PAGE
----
“These remarkably generous gifts from the Nicholas and McCutchen families and the grant from Lilly Endowment will enable us to dramatically improve the academic experience for Duke students and faculty, while preserving the charm and character of Lilly’s most beloved spaces,” said Deborah Jakubs, the Rita DiGiallonardo Holloway University Librarian and Vice Provost for Library Affairs. “While Lilly Library and its staff are popular with first-year students and other library users, the lack of services and adequate space prevents it from fully meeting their needs. Many of the library services and spaces today’s students need to succeed are available in Perkins and Bostock Libraries on West Campus, but not yet on East.”

The planned renovation and expansion will update facility needs—including enhanced lighting, technology infrastructure, and furnishings—to meet today’s standards of safety, accessibility, usability, and service. Anticipated changes will also extend to the elegant Thomas, Few, and Carpenter reading rooms while maintaining the charm and character of these favorite spaces.

The library under construction in 1926. It served as Duke’s first library while West Campus was being built.

The proposed renovated building will also feature several new spaces for collaborative research and academic services, such as tutoring space for the Thompson Writing Program, event space for the Duke FOCUS Program, a student-testing facility, and an exhibit gallery. An anticipated added entrance and commons space holds promise to become the crossroads for East Campus that the von der Heyden Pavilion is for West, a place where students and faculty can meet over coffee.

“Our family’s commitment to restore and expand Duke’s library that bears the Lilly name comes from our hearts,” said Renie McCutchen and Ginny Nicholas. “We are happy to continue to support the same exceptional education and student experience as Duke has provided for three generations of the Lilly family.”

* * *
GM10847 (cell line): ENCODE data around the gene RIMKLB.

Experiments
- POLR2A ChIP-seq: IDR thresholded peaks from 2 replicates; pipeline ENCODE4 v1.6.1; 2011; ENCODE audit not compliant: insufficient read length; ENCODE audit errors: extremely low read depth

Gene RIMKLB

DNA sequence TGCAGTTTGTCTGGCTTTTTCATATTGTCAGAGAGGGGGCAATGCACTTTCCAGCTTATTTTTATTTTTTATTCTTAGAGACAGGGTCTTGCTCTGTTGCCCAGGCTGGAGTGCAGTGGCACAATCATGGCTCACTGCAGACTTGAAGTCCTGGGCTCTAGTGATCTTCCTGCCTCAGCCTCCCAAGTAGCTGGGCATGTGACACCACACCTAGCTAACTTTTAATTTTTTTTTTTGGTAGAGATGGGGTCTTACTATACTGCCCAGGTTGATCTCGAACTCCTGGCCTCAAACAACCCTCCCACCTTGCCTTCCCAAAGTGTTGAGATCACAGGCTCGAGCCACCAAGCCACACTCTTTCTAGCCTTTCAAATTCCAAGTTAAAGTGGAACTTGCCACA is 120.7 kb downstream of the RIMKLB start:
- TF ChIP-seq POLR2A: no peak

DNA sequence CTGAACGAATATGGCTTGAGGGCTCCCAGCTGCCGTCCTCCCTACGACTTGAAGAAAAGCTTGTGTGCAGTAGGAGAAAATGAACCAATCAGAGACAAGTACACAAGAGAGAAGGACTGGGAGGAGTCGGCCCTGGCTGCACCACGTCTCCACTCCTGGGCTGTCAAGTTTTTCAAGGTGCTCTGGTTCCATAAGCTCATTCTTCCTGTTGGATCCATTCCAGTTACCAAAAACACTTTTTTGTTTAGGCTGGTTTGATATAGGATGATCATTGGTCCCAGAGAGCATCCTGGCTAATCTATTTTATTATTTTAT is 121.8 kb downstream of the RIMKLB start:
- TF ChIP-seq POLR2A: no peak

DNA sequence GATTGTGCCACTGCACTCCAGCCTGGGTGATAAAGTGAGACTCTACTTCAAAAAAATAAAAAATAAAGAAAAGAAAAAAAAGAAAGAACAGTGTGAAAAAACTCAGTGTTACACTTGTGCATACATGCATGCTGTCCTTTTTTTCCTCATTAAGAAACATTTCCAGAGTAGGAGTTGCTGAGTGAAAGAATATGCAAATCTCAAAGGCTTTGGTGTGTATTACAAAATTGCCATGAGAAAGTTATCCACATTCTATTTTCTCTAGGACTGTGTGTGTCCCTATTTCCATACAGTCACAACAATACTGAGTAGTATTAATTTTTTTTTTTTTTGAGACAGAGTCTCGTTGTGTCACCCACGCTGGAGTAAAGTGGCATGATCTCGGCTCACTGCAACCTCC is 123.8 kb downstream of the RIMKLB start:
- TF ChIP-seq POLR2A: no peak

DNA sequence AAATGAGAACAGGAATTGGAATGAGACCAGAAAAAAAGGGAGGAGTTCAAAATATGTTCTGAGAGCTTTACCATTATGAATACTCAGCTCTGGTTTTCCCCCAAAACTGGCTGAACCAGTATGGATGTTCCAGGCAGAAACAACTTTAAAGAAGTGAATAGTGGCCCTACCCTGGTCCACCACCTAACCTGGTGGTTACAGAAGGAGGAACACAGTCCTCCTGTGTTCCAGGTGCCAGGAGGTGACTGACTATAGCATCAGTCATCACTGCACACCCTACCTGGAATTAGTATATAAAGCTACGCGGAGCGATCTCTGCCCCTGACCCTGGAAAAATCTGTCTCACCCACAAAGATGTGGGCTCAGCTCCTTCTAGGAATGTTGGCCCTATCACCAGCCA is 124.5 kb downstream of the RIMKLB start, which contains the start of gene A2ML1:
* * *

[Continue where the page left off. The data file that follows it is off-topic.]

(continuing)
The building now known as Lilly Library opened in 1927 as Duke University’s first library on East Campus while West Campus was being constructed. At that time, it had a collection of around 100,000 books and was designed to serve a population of some 1,400 students. For more than four decades it served as the Woman’s College Library. When the Woman’s College merged with Trinity College of Arts & Sciences in 1972, the library was renamed the East Campus Library until 1993, when it was rededicated in honor of Ruth Lilly.

The Trinity College seal over the entry door of Lilly Library.

Over the course of that history, the very nature of libraries has also been redefined several times by technology, educational trends, and the demands of library users.

Today, more than 1,700 first-year Duke students make East Campus their home every year, and Lilly serves as their gateway to the full range of library collections and services. Faculty and graduate students whose departments are on East Campus also depend on Lilly for library services and materials, as does anyone who uses the art, art history, and philosophy collections housed there.

The total projected cost of the renovation and expansion is anticipated to be $38 million, which will largely be funded through philanthropy.

The Lilly family has been long been known for its support of libraries. In addition to Duke’s Lilly Library, there are Lilly libraries at Indiana University-Bloomington (with separate libraries named after Ruth Lilly at IU’s schools of law and medicine), Wabash College, Earlham College, and the Ruth Lilly Library at the Indianapolis Art Center.